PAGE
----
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Tkinter Tricks: Using Complex Numbers to Rotate Canvas Items

Python’s complex number type can be used to represent coordinates in a 2-dimensional graphics system. Simply store the X coordinate as the real part, and the Y coordinate as the imaginary part.

Complex numbers provide a compact way of storing 2D coordinates, but they also make it really easy to manipulate coordinate values. For example, to translate a coordinate, just add the offset (represented as complex number). And to rotate a coordinate, all you have to do is to multiply the coordinate with a complex number representing the angle.

First, you need a complex number that represents the angle. If you have the angle, you can use the cmath.exp function:

import cmath, math
cangle = cmath.exp(angle*1j) # angle in radians

Alternatively, if you have two deltas (dx, dy), you can calculate the complex angle directly from the deltas:

cangle = complex(dx, dy)
cangle = cangle / abs(cangle)

(the cangle complex value can be seen as a unit vector, with one end at (0, 0)).

To rotate a coordinate around (0, 0), convert the coordinate to a complex number, and multiply it with the complex angle:

for x, y in coordinates:
    v = cangle * complex(x, y)
    print v.real, v.imag

To rotate around an arbitrary point, create a complex number corresponding to that point, subtract that number before you multiply with the angle, and add it back afterwards:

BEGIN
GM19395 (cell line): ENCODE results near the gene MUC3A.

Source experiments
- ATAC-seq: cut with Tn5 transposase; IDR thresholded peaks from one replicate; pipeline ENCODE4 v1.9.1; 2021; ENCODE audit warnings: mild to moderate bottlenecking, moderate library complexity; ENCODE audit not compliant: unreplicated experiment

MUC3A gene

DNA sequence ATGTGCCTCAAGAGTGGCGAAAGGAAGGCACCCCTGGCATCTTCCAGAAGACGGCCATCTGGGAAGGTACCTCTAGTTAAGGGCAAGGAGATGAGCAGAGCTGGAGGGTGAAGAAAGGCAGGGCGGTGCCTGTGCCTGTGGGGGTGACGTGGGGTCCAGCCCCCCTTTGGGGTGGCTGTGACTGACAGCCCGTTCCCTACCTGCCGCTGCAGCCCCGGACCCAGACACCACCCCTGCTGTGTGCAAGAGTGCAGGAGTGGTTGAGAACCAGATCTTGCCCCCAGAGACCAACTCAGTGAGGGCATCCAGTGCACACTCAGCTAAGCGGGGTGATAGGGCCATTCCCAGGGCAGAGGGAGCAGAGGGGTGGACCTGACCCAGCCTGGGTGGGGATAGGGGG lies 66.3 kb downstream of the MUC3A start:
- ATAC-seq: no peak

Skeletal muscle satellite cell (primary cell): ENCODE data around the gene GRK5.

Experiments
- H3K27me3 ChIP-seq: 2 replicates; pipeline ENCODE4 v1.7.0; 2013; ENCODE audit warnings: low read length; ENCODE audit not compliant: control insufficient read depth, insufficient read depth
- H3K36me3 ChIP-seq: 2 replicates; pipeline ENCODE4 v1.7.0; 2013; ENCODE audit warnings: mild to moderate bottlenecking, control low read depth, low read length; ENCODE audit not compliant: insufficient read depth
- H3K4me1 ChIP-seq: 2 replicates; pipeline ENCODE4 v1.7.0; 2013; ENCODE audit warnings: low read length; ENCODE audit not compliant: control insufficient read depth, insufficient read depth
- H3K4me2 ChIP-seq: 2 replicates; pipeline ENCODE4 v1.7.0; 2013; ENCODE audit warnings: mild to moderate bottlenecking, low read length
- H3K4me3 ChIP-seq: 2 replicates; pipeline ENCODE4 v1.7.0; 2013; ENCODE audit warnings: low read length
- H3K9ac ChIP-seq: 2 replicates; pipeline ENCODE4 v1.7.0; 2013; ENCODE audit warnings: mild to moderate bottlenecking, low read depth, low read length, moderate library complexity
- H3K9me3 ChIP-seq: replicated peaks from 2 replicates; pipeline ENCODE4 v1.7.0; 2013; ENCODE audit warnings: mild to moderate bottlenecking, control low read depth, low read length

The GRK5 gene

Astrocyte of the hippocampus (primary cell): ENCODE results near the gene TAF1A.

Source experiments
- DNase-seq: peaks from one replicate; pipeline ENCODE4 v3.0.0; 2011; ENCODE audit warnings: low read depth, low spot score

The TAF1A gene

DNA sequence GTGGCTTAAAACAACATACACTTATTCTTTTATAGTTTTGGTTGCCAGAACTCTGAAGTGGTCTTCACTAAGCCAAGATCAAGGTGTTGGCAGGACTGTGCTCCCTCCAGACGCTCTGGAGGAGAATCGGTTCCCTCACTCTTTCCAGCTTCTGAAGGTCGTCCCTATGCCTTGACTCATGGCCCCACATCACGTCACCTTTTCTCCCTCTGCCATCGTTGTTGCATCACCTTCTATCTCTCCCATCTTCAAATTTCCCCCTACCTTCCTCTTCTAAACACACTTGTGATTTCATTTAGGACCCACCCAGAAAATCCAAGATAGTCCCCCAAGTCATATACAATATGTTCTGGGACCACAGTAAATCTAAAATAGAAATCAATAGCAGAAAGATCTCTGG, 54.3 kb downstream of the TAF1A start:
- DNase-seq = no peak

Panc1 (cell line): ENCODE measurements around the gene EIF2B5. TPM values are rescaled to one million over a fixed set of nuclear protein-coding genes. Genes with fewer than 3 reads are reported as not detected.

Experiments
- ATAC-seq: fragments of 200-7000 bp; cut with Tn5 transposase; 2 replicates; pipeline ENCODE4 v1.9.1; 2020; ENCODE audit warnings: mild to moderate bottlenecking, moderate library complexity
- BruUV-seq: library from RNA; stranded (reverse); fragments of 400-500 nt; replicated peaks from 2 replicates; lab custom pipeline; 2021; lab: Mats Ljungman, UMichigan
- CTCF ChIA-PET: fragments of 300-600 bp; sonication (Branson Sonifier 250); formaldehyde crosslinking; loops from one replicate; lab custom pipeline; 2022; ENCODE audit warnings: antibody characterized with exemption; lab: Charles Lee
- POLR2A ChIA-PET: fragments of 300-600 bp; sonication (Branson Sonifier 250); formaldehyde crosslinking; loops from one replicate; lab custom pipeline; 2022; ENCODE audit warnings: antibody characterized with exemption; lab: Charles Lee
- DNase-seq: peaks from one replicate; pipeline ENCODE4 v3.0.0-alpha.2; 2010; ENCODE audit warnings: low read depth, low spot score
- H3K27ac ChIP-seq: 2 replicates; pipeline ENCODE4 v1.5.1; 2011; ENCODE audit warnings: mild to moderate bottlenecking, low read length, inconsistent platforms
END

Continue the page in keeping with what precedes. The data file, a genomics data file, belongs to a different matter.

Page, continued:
center = complex(xoffset, yoffset)
for x, y in coordinates:
    v = cangle * (complex(x, y) - center) + center
    print v.real, v.imag

The following Tkinter example allows the user to use the mouse to rotate an item around a given center point.

from Tkinter import *

import math

c = Canvas(width=200, height=200)
c.pack()

# a square
xy = [(50, 50), (150, 50), (150, 150), (50, 150)]

polygon_item = c.create_polygon(xy)

center = 100, 100

def getangle(event):
    dx = c.canvasx(event.x) - center[0]
    dy = c.canvasy(event.y) - center[1]
    try:
        return complex(dx, dy) / abs(complex(dx, dy))
    except ZeroDivisionError:
        return 0.0 # cannot determine angle

def press(event):
    # calculate angle at start point
    global start
    start = getangle(event)

def motion(event):
    # calculate current angle relative to initial angle
    global start
    angle = getangle(event) / start
    offset = complex(center[0], center[1])
    newxy = []
    for x, y in xy:
        v = angle * (complex(x, y) - offset) + offset
        newxy.append(v.real)
        newxy.append(v.imag)
    c.coords(polygon_item, *newxy)

c.bind("<Button-1>", press)
c.bind("<B1-Motion>", motion)

mainloop()

Note that for the Tkinter canvas, this only works properly for lines and polygons (all other items are always aligned with the canvas coordinate system). To rotate a rectangle, for example, you must first convert it to a polygon.